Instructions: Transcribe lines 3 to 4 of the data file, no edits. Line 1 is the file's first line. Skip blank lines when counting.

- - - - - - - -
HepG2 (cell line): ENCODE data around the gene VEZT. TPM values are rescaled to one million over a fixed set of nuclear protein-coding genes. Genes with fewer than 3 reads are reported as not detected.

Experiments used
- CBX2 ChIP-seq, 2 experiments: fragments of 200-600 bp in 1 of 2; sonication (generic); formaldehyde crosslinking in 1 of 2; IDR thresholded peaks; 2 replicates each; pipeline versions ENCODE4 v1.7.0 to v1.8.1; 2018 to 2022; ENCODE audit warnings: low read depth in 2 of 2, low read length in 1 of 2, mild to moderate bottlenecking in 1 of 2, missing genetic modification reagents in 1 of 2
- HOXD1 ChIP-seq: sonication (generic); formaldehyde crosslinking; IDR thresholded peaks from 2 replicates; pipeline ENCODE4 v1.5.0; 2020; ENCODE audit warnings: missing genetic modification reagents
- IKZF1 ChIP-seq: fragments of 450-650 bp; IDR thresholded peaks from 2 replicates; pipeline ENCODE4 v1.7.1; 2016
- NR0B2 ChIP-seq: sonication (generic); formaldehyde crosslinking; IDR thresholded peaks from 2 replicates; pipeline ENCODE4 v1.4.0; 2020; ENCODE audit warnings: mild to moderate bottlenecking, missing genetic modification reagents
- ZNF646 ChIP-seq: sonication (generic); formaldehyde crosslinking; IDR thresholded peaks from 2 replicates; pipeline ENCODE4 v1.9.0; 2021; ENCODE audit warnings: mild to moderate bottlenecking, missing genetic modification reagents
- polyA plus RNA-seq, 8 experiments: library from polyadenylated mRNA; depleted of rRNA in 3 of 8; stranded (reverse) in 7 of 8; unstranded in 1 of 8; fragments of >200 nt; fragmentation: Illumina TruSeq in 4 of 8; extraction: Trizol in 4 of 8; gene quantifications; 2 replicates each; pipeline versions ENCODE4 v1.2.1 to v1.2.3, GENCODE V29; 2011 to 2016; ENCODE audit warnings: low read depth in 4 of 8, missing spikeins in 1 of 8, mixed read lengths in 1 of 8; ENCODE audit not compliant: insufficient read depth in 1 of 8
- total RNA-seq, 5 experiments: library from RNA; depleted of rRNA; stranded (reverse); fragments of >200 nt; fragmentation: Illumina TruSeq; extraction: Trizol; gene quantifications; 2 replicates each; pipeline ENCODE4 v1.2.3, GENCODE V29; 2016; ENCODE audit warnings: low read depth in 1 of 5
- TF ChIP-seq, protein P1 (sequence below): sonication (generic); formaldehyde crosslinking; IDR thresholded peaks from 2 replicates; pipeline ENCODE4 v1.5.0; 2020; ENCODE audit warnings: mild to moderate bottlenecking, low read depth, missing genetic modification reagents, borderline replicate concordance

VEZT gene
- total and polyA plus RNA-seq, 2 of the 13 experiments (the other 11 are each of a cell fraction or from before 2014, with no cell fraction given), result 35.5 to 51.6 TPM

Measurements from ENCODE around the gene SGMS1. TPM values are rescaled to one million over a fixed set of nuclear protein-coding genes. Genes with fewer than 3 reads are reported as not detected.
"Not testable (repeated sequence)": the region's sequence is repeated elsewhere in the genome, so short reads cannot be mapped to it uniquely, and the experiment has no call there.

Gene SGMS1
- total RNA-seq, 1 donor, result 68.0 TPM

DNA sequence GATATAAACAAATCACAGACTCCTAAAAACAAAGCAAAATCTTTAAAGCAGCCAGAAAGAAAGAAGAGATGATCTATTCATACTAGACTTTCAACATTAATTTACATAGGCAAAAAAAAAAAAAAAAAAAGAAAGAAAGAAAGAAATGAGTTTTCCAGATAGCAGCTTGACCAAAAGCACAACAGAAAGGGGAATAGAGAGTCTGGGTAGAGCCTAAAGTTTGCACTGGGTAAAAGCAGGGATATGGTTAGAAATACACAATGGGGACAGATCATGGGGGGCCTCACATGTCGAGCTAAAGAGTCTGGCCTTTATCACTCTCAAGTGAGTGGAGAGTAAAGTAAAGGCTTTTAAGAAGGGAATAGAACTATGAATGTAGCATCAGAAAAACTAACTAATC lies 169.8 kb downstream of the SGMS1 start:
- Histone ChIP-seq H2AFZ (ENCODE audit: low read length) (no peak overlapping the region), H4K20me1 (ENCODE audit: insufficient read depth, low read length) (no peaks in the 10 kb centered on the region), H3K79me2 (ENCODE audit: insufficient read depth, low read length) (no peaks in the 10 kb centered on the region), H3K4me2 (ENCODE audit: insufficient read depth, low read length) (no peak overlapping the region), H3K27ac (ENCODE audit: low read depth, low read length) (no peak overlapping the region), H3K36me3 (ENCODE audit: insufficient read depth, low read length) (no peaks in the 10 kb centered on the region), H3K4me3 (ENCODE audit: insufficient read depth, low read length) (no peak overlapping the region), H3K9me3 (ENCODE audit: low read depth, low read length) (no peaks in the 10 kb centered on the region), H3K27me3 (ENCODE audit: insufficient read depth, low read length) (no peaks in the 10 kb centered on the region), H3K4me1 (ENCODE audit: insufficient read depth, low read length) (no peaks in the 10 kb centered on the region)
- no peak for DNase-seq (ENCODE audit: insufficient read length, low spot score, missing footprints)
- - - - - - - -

- CBX2 ChIP-seq, 2 experiments: fragments of 200-600 bp in 1 of 2; sonication (generic); formaldehyde crosslinking in 1 of 2; IDR thresholded peaks; 2 replicates each; pipeline versions ENCODE4 v1.7.0 to v1.8.1; 2018 to 2022; ENCODE audit warnings: low read depth in 2 of 2, low read length in 1 of 2, mild to moderate bottlenecking in 1 of 2, missing genetic modification reagents in 1 of 2
- HOXD1 ChIP-seq: sonication (generic); formaldehyde crosslinking; IDR thresholded peaks from 2 replicates; pipeline ENCODE4 v1.5.0; 2020; ENCODE audit warnings: missing genetic modification reagents